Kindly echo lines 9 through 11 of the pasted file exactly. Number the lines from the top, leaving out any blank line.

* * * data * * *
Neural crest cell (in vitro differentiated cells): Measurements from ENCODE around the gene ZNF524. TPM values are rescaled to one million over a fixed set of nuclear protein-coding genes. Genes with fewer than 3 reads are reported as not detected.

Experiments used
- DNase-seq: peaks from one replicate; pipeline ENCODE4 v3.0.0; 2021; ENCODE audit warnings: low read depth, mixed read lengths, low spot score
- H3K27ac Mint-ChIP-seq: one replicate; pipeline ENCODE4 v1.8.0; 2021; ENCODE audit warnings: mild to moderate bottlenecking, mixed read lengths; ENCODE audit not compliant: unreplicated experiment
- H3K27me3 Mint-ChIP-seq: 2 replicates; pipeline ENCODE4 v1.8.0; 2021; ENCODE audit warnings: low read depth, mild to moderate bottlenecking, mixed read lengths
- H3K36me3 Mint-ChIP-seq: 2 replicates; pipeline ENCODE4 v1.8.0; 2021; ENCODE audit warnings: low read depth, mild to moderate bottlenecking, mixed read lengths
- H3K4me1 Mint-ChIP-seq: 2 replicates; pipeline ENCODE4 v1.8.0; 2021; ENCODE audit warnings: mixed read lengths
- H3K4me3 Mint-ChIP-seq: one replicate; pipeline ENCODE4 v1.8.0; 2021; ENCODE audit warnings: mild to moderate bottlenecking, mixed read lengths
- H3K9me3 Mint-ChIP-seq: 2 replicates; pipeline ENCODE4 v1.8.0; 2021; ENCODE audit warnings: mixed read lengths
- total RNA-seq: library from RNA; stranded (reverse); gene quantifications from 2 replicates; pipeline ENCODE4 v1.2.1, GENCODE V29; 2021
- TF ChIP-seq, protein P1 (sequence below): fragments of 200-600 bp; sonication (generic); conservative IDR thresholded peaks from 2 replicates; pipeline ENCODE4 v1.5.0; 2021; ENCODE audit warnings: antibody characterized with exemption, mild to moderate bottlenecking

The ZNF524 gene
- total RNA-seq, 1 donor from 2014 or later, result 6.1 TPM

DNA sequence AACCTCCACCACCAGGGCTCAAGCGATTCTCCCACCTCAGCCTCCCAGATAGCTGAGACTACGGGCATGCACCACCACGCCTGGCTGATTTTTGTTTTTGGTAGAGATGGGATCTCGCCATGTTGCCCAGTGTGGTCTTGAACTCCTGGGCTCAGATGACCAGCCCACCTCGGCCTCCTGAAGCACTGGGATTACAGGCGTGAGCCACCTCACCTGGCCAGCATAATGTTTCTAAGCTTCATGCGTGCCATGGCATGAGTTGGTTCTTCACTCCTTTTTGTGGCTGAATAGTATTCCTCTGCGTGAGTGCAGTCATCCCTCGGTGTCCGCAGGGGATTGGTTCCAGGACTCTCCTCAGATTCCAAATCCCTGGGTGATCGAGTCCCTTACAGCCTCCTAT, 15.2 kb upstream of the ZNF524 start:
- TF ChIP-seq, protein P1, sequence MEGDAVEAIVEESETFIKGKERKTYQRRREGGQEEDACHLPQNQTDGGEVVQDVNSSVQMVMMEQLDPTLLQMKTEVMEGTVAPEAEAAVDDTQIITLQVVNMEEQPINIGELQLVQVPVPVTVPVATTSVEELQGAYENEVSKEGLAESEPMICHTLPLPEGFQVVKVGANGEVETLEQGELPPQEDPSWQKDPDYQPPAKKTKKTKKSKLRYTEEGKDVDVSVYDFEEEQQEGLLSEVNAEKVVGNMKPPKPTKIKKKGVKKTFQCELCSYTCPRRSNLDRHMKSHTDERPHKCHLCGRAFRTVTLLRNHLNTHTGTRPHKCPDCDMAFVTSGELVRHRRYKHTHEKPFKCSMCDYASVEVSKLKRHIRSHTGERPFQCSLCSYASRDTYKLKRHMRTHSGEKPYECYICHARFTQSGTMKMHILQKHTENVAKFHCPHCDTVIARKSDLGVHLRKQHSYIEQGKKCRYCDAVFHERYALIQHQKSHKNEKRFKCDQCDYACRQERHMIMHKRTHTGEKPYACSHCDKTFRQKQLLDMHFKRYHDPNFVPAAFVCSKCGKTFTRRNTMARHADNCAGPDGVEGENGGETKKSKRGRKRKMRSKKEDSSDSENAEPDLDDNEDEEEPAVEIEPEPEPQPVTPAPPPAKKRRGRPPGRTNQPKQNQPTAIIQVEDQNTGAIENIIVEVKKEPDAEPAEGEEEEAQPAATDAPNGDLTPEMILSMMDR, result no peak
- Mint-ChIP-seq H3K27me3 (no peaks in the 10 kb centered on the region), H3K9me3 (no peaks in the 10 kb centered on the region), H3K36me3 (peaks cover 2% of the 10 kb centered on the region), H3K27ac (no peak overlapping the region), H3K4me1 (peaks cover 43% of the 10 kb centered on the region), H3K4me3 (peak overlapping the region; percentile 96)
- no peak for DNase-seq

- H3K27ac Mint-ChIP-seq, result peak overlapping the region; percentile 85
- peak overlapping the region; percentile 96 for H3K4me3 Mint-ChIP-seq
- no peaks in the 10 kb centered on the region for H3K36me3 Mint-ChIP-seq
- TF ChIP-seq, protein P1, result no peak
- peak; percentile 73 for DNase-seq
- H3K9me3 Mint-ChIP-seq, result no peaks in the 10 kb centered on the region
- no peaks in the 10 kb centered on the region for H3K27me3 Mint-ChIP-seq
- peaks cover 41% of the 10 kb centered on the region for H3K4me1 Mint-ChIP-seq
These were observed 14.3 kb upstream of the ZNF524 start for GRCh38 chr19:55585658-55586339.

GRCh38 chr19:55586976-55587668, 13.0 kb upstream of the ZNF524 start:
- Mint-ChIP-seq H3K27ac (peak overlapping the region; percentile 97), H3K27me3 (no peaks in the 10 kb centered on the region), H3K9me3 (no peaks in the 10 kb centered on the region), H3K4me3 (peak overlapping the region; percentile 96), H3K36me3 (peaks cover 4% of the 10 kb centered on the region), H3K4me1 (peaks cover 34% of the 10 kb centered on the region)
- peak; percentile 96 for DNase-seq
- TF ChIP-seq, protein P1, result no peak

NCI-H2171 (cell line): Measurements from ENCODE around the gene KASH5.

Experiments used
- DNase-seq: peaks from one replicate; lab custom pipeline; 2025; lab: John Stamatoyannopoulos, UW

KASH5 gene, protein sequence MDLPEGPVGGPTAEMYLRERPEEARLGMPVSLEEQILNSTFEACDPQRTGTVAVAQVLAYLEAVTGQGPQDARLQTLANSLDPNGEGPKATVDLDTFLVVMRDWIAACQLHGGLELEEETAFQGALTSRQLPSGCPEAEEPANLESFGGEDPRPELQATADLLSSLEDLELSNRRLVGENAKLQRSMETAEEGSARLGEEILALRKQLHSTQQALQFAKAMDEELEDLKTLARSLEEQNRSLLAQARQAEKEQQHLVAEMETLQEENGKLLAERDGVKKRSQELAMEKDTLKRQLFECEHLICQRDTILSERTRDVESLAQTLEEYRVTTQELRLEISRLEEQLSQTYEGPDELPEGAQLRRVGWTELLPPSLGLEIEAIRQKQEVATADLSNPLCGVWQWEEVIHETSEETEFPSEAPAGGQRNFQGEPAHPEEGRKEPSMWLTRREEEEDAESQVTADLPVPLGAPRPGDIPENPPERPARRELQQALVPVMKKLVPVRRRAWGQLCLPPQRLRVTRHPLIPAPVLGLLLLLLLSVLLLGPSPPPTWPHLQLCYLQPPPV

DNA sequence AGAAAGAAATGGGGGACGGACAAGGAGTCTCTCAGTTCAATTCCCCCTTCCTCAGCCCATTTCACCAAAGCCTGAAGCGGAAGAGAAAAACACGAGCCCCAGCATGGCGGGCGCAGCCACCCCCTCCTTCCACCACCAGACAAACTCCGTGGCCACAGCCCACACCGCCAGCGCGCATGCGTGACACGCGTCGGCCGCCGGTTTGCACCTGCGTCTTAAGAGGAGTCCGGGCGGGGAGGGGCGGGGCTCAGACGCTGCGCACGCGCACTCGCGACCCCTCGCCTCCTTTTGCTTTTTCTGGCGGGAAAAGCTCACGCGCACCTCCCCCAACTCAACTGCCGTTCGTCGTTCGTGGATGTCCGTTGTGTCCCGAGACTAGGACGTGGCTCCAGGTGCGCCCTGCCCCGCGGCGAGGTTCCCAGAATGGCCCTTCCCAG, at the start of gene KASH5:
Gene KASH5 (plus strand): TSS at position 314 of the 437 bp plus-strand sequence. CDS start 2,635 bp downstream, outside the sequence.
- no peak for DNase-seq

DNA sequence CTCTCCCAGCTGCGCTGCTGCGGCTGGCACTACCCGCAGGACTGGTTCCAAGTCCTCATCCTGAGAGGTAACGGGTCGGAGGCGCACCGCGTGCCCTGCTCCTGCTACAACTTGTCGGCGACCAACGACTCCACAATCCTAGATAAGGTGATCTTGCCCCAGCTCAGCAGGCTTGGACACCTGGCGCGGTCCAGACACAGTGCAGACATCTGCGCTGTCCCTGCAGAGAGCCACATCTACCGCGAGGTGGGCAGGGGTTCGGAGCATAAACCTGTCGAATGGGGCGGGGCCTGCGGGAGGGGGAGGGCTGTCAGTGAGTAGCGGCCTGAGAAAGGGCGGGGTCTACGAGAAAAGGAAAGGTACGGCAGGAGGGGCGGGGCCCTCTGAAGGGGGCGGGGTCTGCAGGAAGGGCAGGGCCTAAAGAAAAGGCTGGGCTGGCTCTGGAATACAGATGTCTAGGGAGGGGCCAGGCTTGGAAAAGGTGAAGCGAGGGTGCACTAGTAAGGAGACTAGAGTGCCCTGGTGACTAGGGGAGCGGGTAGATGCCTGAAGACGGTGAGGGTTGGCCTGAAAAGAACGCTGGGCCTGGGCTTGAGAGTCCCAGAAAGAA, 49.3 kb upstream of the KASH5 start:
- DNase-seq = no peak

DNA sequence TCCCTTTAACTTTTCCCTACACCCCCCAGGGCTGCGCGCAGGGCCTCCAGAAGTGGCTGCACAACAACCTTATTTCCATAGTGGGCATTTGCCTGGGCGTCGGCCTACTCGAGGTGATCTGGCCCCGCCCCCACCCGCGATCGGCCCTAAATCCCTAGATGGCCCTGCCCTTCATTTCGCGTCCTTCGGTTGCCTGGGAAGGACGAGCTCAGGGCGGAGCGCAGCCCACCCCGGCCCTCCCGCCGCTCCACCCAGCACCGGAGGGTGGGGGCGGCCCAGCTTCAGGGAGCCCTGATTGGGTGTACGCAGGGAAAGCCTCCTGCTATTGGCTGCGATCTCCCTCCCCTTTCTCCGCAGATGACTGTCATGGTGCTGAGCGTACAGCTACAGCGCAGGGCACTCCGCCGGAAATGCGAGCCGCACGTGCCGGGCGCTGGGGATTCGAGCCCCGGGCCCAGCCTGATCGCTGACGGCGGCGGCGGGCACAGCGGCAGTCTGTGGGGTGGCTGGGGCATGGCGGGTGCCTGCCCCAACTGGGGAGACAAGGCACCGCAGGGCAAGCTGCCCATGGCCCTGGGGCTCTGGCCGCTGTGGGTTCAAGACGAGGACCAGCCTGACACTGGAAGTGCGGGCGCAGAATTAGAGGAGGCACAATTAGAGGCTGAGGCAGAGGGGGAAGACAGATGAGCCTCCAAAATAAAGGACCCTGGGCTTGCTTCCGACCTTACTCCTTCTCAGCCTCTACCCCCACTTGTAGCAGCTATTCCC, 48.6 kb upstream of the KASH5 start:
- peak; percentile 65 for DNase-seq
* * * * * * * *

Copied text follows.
- H3K9me3 Mint-ChIP-seq: 2 replicates; pipeline ENCODE4 v1.8.0; 2021; ENCODE audit warnings: mixed read lengths
- total RNA-seq: library from RNA; stranded (reverse); gene quantifications from 2 replicates; pipeline ENCODE4 v1.2.1, GENCODE V29; 2021
- TF ChIP-seq, protein P1 (sequence below): fragments of 200-600 bp; sonication (generic); conservative IDR thresholded peaks from 2 replicates; pipeline ENCODE4 v1.5.0; 2021; ENCODE audit warnings: antibody characterized with exemption, mild to moderate bottlenecking